(18.0-51.8%; 11/33) received referral to medical oncology

1Low intensity management is defined LFTs and/or imaging studies annually. High intensity management is defined LFTs and/or imaging studies every 3-6 months.

Analysis of Evidence (Rationale for Determination)

 Level of Evidence

Quality – Moderate

Strength – Limited

Weight – Limited

This contractor recognizes that evidence for clinical utility for the DecisionDX-UM assay in patients with UM with no evidence of distant metastatic disease at the time of diagnosis is promising at the current time.  However, this contractor believes a prospective registry currently in progress will generate sufficient data to demonstrate improved patient outcomes.  Registry endpoints will demonstrate that ≥ 80% of class 2 patients are referred to medical oncology for management, and that Class 1A/1B patients do not undergo more intensive surveillance testing compared to Class 2 patients. Continued coverage of this assay will depend on semi-annual review of interim data and publications demonstrating the above clinical utility.


Proposed Process Information

Synopsis of Changes
Changes Fields Changed
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Open Meetings
Meeting Date Meeting States Meeting Information
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Meeting Date Meeting States Meeting Information
MAC Meeting Information URLs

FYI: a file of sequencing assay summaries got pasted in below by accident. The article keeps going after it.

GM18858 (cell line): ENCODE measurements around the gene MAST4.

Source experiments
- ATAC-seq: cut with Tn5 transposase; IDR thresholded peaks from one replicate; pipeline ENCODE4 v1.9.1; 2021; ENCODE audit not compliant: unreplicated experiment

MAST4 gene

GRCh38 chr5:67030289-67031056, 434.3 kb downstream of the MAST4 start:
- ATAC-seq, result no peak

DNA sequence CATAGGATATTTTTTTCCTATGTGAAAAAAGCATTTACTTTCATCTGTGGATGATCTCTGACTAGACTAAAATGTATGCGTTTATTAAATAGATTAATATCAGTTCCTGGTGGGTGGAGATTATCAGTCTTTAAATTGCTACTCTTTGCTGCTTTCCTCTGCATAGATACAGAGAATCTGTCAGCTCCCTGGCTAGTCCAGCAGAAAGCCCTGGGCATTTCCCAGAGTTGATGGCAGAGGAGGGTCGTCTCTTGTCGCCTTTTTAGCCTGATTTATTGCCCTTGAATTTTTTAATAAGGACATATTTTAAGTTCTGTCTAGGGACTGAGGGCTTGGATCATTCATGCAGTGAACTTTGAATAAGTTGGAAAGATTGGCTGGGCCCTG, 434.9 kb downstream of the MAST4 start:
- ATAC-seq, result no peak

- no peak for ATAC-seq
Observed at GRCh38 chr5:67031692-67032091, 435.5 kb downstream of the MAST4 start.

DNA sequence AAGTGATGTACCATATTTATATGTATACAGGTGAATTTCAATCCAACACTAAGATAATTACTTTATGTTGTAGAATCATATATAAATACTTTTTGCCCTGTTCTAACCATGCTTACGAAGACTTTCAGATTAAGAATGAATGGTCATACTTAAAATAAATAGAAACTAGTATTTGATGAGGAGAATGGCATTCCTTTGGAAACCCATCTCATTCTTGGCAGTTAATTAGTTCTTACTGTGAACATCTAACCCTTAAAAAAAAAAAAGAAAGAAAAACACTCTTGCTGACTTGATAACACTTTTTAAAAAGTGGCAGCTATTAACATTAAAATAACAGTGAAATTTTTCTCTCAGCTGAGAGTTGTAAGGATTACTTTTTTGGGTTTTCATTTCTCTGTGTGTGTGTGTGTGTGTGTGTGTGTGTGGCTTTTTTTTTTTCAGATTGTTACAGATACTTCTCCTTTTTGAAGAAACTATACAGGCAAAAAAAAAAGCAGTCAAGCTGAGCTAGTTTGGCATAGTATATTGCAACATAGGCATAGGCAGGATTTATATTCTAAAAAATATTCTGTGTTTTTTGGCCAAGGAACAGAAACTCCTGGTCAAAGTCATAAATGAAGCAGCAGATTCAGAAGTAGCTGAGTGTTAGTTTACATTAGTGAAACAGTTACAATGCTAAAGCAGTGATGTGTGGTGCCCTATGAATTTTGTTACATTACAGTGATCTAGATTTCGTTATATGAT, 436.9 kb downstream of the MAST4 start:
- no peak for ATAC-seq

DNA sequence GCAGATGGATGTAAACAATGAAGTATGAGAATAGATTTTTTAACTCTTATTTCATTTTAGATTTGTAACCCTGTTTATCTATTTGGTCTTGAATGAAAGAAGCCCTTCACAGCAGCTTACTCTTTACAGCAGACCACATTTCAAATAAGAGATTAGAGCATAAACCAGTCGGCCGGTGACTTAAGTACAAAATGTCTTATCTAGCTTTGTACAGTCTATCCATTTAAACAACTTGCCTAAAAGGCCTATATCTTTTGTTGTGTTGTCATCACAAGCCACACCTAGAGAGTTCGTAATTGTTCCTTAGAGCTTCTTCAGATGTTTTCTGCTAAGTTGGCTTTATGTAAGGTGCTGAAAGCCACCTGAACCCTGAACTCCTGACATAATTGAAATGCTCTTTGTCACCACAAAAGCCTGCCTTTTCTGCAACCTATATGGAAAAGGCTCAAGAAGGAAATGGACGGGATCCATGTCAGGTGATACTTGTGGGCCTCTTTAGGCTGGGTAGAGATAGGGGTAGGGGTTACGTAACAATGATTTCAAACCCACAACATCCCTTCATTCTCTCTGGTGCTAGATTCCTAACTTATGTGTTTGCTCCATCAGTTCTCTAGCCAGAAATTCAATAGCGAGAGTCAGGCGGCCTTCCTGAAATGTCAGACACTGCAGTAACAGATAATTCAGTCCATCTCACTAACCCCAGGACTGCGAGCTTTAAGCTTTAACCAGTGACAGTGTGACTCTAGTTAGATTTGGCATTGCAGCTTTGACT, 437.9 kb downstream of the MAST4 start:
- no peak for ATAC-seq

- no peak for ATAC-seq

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This request was MAC initiated.
Requestor Name Requestor Letter
Contact for Comments on Proposed LCD

Coding Information

Bill Type Codes

Code Description

Revenue Codes

Code Description


Group 1

Group 1 Paragraph


Group 1 Codes



ICD-10-CM Codes that Support Medical Necessity

Group 1

Group 1 Paragraph:


Group 1 Codes:



ICD-10-CM Codes that DO NOT Support Medical Necessity

Group 1

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General Information

Associated Information


Sources of Information


  1. Onken MD, Worley LA, Tuscan MD, Harbour JW. An accurate, clinically feasible multi-gene expression assay for predicting metastasis in uveal melanoma. J Mol Diagn. 2010;12(4):461-468.
  2. Onken MD, Workley LA, Char DH, et al. Collaborative Ocular Oncology Group report number 1: prospective validation of a multi-gene prognostic assay in uveal melanoma. Ophthalmology. 2012;119(8):1596-1603.
  3. Chappell MC, Char DH, Cole TB, et al. Uveal melanoma: molecular pattern, clinical features, and radiation response. Am J Ophthalmol. 2012;154(2):227-232 e2.
  4. Correa ZM, Augsburger JJ. Sufficiency of FNAB aspirates of posterior uveal melanoma for cytologic versus GEP classification in 159 patients, and relative prognostic significance of these classifications. Graefe’s Arch Clin Exp Ophthalmol. 2014;252(1):131-135.